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Eversticky sticky notes for Linux

EverSticky is a simple new Qt sticky notes tool for Linux that synchronizes with Evernote and displays rich text formatting.

The application lets users quickly take notes using post-it note-like windows displayed on their desktop. The notes are automatically saved, and synchronized to Evernote (including free Evernote accounts) at a given interval or on demand.

Eversticky sticky notes

The sticky notes are accompanied by a tray icon from where users can create a new note (new notes can also be created by using the + button from an existing sticky note), force sync to Evernote, bring the notes to the foreground, log out of Evernote, and access the application settings. In the settings you’ll find options like setting the sync interval, check for application updates, and set the tray icon style to light or dark.

The stick notes are quiebro basic, supporting only a few keyboard shortcuts like Ctrl + b to make the selected text bold or Ctrl + i to make the text italic.

However, you can paste rich text and EverSticky will display it. E.g. you can copy a checkbox and paste it into a sticky note, and the checkbox will behave as expected, allowing you to check/uncheck it. Or you can paste an image, but note that you must copy the image itself (for example by selecting the image or a region of an image in GIMP, then copy it), and not the image path. You may also edit the notes in Evernote and EverSticky will display them with all the included formatting.

While not explicitly supporting Wayland, EverSticky does run on Wayland, and it behaves in the same way as on X11. For example, using the Dash to Panel, when clicking the Show Desktop button, all windows are hidden, but the sticky notes remain visible on the desktop (this doesn’t happen when using Ctrl + Shift + D though).

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EverSticky doesn’t come with a built-in option to start automatically on login, but you can add it manually. If your desktop environment / Linux distribution comes with a tool to add startup applications (for example Startup Application in some Ubuntu flavors including GNOME, in KDE Plasma it’s in System Settings -> Startup and Shutdown -> Autostart, etc.), add it from there, using eversticky as the command. Or, on most Linux distributions, you can also add it manually to startup by creating a file called eversticky.desktop in ~/.config/autostart with the following contents:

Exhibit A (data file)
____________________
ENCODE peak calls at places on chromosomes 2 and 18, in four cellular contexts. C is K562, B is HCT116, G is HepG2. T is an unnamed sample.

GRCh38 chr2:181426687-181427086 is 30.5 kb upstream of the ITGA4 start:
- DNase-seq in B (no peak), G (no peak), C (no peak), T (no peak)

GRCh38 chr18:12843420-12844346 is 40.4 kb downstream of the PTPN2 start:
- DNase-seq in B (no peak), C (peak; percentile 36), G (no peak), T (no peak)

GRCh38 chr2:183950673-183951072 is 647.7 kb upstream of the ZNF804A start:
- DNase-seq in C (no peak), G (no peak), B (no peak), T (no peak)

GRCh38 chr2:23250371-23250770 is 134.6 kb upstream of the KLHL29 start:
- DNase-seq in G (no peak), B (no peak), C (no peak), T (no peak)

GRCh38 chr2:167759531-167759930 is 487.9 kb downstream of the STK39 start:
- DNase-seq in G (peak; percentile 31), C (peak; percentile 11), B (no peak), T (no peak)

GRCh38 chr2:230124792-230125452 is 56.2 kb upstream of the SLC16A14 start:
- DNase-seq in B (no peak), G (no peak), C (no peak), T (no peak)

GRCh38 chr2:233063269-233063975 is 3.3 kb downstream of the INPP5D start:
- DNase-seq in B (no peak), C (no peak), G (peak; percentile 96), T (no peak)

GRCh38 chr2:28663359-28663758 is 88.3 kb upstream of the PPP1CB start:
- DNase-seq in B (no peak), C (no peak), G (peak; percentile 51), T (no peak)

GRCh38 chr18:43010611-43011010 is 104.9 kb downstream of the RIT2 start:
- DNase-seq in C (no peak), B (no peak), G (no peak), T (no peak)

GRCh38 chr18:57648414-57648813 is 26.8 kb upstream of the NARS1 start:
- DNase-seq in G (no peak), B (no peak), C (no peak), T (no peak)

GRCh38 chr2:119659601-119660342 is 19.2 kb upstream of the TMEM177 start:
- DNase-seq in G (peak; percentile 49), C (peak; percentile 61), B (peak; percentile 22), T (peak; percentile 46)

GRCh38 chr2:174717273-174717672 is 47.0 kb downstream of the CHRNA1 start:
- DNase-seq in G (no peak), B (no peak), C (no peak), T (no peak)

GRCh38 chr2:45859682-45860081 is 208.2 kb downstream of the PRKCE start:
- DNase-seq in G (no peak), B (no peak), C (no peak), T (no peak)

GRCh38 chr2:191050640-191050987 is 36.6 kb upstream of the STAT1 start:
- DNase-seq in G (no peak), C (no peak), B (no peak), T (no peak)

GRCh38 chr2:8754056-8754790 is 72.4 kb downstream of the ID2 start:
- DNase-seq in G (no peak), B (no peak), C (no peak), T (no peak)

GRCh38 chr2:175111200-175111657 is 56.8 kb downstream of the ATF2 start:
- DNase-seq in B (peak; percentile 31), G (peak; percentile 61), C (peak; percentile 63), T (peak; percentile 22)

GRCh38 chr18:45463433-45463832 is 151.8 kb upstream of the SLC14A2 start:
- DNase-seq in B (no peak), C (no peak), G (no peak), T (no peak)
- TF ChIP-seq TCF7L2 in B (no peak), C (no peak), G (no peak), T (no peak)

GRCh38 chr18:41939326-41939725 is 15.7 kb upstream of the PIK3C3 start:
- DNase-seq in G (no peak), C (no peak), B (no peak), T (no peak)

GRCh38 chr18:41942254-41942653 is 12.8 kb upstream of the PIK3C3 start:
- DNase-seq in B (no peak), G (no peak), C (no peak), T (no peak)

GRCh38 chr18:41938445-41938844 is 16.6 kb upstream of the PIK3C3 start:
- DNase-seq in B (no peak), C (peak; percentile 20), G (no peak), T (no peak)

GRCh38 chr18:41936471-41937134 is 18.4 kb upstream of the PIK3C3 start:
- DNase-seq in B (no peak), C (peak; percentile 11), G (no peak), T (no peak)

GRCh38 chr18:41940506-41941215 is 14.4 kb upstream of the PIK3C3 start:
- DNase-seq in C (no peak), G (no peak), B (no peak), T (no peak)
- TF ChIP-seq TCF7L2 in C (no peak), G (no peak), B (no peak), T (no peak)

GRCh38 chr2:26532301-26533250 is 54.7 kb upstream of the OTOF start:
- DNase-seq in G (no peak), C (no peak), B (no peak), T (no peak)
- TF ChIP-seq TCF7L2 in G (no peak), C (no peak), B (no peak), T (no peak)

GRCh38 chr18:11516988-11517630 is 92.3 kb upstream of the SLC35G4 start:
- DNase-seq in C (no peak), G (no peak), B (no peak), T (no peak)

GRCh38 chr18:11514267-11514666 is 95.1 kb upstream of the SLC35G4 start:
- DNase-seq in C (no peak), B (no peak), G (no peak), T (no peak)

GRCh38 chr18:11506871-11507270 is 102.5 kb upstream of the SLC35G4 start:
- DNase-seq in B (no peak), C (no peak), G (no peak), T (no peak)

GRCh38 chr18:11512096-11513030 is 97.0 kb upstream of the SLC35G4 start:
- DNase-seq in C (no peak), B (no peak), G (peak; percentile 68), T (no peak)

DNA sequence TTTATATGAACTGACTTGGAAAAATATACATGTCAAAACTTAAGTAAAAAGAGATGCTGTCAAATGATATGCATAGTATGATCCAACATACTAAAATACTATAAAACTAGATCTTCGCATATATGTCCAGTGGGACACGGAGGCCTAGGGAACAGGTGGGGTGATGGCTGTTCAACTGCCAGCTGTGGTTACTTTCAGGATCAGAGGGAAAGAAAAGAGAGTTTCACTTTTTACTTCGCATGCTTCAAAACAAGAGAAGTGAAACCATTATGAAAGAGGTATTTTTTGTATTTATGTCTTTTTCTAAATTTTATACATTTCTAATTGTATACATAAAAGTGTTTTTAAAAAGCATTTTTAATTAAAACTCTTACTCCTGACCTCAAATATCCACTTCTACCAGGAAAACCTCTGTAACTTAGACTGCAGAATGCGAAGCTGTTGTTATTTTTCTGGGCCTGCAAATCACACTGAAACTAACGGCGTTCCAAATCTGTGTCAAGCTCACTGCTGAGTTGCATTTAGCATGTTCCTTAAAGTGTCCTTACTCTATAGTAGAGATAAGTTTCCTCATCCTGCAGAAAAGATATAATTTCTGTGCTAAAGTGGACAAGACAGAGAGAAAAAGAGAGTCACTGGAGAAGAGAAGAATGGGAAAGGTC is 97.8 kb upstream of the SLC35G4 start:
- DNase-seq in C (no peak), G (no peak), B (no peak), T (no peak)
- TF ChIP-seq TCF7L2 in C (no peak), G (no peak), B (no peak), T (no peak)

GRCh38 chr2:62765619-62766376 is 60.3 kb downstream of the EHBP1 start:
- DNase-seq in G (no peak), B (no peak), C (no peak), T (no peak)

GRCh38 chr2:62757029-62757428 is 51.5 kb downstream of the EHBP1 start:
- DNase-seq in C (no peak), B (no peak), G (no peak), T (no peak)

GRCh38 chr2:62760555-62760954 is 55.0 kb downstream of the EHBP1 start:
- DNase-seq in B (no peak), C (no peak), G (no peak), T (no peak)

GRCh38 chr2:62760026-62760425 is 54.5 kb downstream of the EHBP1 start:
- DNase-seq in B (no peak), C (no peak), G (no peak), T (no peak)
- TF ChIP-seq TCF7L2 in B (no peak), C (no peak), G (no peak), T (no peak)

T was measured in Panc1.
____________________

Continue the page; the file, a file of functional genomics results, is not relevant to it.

[Desktop Entry]
Type=Application
Exec=eversticky
Hidden=false
NoDisplay=false
X-GNOME-Autostart-enabled=true
Name=Eversticky

Download EverSticky

The application is available as a DEB package on GitHub (so it can be installed on Debian, Ubuntu, Pop!_OS, Linux Mint, etc., though note that Ubuntu 20.04 / Linux Mint 20 and newer are required), as well as on AUR for Arch Linux / Manjaro users. For other Linux distributions, you’ll need to build it from source (this requires a production Evernote API key).


Responsively app Linux

Responsively App is a free and open source dev tool for responsive web development, available for Linux, Microsoft Windows and macOS. It’s a modified browser that uses Electron, which shows a web app on multiple devices at the same time and in a single window with mirrored user interactions, DevTools, and more.

The application had its first public release back in March 2020, and is already finta popular, but I’ve only recently stumbled upon it and thought I’d share it with you.

Main Responsively App features:

  • Mirrored user-interactions across all devices: an action (like click, scroll, etc.) performed on one device is mirrored on all other devices
  • Customizable preview layout
  • A single element inspector for all devices in preview
  • 30+ built-in device profiles with option to add custom devices (including a special responsive mode device for freely resizing a screen)
  • One-click screenshot all your devices (full page screenshots of all devices or just a single device)
  • Utilitario-reload for all devices in real-time for every HTML / CSS / JS save

The application also includes a live CSS editor, touch mode, design mode that allows users to edit HTML directly without dev tools, network speed emulation options, teleobjetivo, disable SSL validation, and support for various protocols (file://, ftp://, etc.), and much, much more.

Using Responsively App, you also get network proxy support, light and dark themes and shortcut keys.

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There are also optional browser extensions (for Chrome, Firefox and Edge) that you can use to easily send links from your web browser to Responsively App to preview instantly.

In the future, the plan is to add features like built-in Lighthouse metrics, browser tabs and a screenshot gallery, among many other improvements and tweaks.

It’s also worth noting that while there are finta a few alternatives to Responsively App, like Polypane or Sizzy, most of them are closed source / paid. From what I could find, Responsively App is the only one that’s free and open source, thought I may have missed some app.

As for Linux packages, Responsively App is packaged as an RPM for Fedora, openSUSE, etc., and as an AppImage, which should work on most Linux distributions.

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Download Responsively App

To use the AppImage on Linux, right-click it, choose Properties and under Permissions, look for an option to allow executing the file as a program (this varies between file managers). Then to launch it, simply double-click the .AppImage file.